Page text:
Recently, while out running errands, I saw a man to whom I was once engaged. Seven years had passed since I’d last seen him. And although at the time I was very fearful of what he might do to me, I ended our relationship because he had become abusive.
On this most unexpected occasion, I froze in place when I saw him. I listened as he spoke irritably to his female companion. I was standing in a parking lot so instead of walking into the store, I returned to my car, locked the doors and drove away. A huge sigh of relief came over me as I drove home, thankful that I had been able to react quickly to what could have been a dangerous confrontation. I had always feared what might happen if I ever crossed paths with him again. I realized I was able to keep my composure and handle the situation well. I found I hardly thought about it as I went about the rest of my day.
Did that sound too easy? Yes, I thought so too. It wasn’t until about two weeks later in the shower one evening that I knew things weren’t as cut and dried as they had seemed that particular day. I experienced what I can only describe as a flashback. Memories of times spent with the man intruded my thoughts as I felt grief, shame, and powerlessness like I’d never felt before. I wept as I stood in that shower, unable to move. Finally, after what felt like an eternity, I was able to move again, and started to try and calm down.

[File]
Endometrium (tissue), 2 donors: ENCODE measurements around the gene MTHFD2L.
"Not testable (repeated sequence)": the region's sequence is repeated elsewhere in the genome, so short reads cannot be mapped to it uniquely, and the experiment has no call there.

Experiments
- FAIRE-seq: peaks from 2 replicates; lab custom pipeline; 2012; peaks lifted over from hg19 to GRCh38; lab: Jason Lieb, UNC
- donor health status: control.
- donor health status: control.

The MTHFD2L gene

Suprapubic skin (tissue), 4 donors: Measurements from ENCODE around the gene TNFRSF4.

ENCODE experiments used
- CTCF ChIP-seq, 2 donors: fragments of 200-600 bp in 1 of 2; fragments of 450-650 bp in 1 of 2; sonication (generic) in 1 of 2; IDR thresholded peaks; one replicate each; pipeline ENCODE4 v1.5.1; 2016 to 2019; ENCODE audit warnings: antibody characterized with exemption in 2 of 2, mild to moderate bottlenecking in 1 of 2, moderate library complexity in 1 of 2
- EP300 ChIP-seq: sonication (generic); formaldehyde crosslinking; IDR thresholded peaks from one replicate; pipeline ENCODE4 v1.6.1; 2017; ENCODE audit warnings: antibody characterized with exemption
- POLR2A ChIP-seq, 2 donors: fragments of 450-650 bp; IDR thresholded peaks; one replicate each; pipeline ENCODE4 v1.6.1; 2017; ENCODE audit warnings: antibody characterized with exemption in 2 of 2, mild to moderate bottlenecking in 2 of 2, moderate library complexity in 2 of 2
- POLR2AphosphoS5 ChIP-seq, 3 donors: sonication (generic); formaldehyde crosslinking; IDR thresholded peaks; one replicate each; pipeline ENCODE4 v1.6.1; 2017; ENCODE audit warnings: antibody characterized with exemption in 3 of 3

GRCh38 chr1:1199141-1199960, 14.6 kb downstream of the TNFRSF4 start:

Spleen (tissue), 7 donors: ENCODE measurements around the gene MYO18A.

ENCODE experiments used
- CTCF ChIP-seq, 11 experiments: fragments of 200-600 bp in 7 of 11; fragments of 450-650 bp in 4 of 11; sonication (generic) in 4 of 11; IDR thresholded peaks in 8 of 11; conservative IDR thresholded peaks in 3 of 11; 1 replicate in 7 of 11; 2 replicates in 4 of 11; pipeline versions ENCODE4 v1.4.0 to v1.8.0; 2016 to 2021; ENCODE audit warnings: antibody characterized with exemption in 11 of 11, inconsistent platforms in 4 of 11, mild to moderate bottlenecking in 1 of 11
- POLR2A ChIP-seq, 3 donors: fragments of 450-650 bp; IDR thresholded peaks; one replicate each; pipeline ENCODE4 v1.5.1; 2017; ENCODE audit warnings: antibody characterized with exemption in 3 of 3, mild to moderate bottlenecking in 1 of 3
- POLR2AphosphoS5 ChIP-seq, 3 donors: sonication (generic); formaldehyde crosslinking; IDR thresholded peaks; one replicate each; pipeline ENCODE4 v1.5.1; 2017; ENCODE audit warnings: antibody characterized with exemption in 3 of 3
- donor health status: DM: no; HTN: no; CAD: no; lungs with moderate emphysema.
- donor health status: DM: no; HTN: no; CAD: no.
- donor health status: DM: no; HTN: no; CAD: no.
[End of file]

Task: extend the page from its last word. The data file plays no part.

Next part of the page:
As I sat on the edge of the bathtub wrapped in a towel, still crying, I began to realize what had just happened. I wasn’t able to fit all the puzzle pieces together until I met with my counselor who helped me to see the bigger picture. Seeing this man from my past who I so deeply feared caused my body and mind to spring into emergency-mode. My adrenaline surge helped me to get away from him as quickly as possible. My mind blocked the flood of emotions that I later felt in the shower. This is very similar to what happens when someone experiences Posttraumatic Stress Disorder. In the moment of crisis, the person appears to handle it remarkably well. But some time later those reactions needing to emerge come uninvited and flooding in. This was my exact experience.
The body and mind are very good at protecting us from traumatic experiences. I am reminded that we are “fearfully and wonderfully made” as Psalm 139:14 states. God designed our bodies brilliantly, with the capability for great resilience. That being said, the effects of those traumas don’t just disappear never to be felt again. They eventually need to be brought up and processed through; ideally with the help of professionals or understanding volunteer peer counselors who can help through what can be a confusing and scary time.
If you are dealing with past trauma, may I offer you just the tiniest bit of comfort? You are not alone. There are many others who are going through similar things. They are just as confused and just as frightened as you are. Their world, like yours, feels chaotic and intensely painful. If ‘you are here’ in this very traumatic place, please don’t suffer alone. Please reach out for help from a counselor who will help you find healing. She will walk with you, talk with you, and help you to process your overwhelming experiences. I’d like to encourage you to try and embrace what is happening to you. You are valuable. You are loved. You matter. Whether or not you are currently experiencing positive, lovely things, your life experience is sacred. God is with you and He loves you so much, and we at the Eve Center would like to walk with you as well.